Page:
Thursday, April 06, 2006

News of the Day (April 6)

From the China Freedom Blog Alliance: Between Heaven and Earth reprints a piece on the murder of Allen Leung; Communist China is trying to bring its propaganda to Canada once again, and BHaE sounds the alarm. China Intel has four new posts on various and timely topics: the Communists' influence in Africa (see also ninth, fourth, last, fifteenth, and sixth items), its attempt for similar results in the Pacific, the U.S.-India nuclear deal, and the continuing short-sightedness of Taiwan's pan-red - ahem, pan-blue - opposition. The Korea Liberator also weighs in on the U.S.-India deal; TKL also posts on a defector from Stalinist North Korea who is being persecuted by dovish South Korea, and has a collection of other stuff it finds interesting.

More on the Communists' Korean colony: The home regime cadres in Jilin Province are finding the joys of economic exploitation with the Tumen River Area Development Project (Daily NK).

Relatives mourn the dead in Shanwei massacre despite local cadres: Roughly 2,000 villagers in Dongzhou, where the Shanwei massacre was committed, mourned their murdered relatives on Qing Ming day, which fell on Monday (Radio Free Asia). The mourning took place despite "police, army security guards, officials and village officers" (Epoch Times) sent by the cadres to "guard the location" of the massacre.

Reporter arrested for extortion says corrupt cadre sent him to jail: The wife of Yang Xiaoqing, a journalist in jail on extortion charges (the Washington Post, fourth item, did not give the news group), said her husband's arrest is due to local cadre "he had accused of corruption."

On the Communist Party in China: Gao Zhisheng (sixth, tenth, fifth, lead, third, last, twelfth, eighth, third, second, third, eighth, eleventh, eighth, fourth, fourth, last, fourth, fifth, twelfth, fifth, second, lead, next to last, seventh, last, next to last, lead, second, last, sixth, tenth, eighth, second, eighth, ninth, lead, sixth, eighth, seventh, fifth, fourth, and last items) talks to the Epoch Times about the anti-Communist feelings of the rural interior. Jennifer Zeng writes in the Epoch Times about how Communist regime has brutalized China.

Communist premier and Bo Xilai in New Zealand: Communist Premier Wen Jiabao is now in New Zealand for talks "likely to focus on a Sino-New Zealand free trade agreement" (Epoch Times). Accompanying Wen is Bo Xilai, Commerce Minister and one of the leading persecutors of Falun Gong practitioners, some of his victims have filed suit against him. Bo was governor of Liaoning Province during the time its capital (Shenyang) first had its alleged organ-harvesting camp in Sujiatun (lead, seventh, second, seventh, third, fourth, fifth, last, second, third, lead, second, and fifth items).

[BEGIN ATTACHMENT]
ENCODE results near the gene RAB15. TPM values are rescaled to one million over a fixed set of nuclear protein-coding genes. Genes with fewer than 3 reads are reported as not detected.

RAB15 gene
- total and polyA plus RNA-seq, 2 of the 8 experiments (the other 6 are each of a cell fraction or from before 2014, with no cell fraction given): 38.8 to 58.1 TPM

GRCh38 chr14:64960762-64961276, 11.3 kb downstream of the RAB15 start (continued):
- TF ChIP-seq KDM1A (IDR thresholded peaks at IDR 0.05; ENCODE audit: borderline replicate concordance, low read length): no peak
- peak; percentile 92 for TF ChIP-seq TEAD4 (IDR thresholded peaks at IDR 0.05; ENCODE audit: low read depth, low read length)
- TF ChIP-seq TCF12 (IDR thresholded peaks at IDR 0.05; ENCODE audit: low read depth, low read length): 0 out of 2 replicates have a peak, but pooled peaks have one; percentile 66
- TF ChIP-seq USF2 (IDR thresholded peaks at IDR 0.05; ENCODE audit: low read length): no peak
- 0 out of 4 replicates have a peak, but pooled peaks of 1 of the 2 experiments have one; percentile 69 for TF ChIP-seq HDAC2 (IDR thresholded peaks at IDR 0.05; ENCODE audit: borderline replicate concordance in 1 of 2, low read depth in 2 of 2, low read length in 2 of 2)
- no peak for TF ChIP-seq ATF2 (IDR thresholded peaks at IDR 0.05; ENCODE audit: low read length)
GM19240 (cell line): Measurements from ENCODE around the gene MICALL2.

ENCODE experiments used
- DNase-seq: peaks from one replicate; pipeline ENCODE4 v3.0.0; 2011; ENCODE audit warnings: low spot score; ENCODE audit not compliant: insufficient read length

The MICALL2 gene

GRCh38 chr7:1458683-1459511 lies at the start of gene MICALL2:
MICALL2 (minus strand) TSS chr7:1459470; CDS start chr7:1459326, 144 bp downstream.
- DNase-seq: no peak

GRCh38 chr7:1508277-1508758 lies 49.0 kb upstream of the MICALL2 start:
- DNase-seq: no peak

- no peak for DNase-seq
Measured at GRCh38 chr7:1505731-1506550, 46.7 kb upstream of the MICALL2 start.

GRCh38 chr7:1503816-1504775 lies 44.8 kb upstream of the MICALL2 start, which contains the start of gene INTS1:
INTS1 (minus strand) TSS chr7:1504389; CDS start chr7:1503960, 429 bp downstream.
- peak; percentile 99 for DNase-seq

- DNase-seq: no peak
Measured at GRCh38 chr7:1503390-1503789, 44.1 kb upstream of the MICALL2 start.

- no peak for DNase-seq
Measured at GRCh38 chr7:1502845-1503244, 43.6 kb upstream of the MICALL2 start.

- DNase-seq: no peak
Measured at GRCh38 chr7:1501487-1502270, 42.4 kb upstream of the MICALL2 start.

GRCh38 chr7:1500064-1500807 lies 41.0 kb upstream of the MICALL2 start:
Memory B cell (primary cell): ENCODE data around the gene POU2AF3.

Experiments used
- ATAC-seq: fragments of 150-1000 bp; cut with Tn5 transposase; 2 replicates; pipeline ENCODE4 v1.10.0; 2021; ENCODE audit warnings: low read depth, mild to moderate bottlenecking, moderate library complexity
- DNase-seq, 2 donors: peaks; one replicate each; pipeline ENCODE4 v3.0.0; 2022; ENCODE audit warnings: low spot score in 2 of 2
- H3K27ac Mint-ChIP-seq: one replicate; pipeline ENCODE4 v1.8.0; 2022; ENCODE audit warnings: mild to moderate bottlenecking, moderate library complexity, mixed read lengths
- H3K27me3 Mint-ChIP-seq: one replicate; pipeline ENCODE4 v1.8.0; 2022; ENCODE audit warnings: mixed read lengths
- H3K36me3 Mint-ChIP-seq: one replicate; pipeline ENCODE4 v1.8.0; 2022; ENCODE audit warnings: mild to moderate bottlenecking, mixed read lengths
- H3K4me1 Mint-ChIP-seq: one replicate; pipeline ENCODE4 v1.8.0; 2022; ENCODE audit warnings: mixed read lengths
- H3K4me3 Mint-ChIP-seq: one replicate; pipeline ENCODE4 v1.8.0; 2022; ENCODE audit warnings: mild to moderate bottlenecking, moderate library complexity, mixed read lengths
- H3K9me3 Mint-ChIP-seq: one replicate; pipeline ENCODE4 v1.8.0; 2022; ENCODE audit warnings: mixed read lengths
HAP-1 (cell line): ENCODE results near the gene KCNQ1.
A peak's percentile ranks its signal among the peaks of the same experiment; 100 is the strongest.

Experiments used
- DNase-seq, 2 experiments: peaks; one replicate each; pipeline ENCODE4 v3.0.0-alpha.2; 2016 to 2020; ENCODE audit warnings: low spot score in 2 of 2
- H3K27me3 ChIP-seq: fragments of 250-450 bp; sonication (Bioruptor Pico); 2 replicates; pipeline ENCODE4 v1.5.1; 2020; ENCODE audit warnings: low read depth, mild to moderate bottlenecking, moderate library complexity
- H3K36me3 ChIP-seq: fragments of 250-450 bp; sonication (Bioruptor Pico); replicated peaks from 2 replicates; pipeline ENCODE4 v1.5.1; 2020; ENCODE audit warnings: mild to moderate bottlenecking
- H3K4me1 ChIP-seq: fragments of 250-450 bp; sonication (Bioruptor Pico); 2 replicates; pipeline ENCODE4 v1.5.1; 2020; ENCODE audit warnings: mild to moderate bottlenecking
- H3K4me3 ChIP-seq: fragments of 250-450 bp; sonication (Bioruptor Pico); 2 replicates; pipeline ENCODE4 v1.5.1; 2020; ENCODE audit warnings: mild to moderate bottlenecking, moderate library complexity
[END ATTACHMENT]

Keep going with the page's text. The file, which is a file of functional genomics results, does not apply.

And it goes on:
Medical group in Australia opposes uranium sale to Communist China: The Australia-Communist China uranium deal (fifth and ninth items) catches the eye and ire of The Medical Association for the Prevention of War (AAP via Epoch Times).

Bolton proposes UN budget shift: The U.S. formally proposed a plan to change the measuring stick for contributions to the United Nations. The plan, which would end Japan's strange position of paying more than Communist China, France, Russia, and Great Britain combined (see also ninth and ninth items), was ripped by the Communist regime (Washington Times).

On Russia's ties to Communist China, and the Russians who worry about them: It's not secret that Putinist Russia and Communist China are growing closer (fourth, lead, fourth, lead, seventh, and lead items); less well-known is the growing fear within Russia of Communist China's growing geopolitical power. To his credit, Michael Mainville (Washington Times) examines them both.

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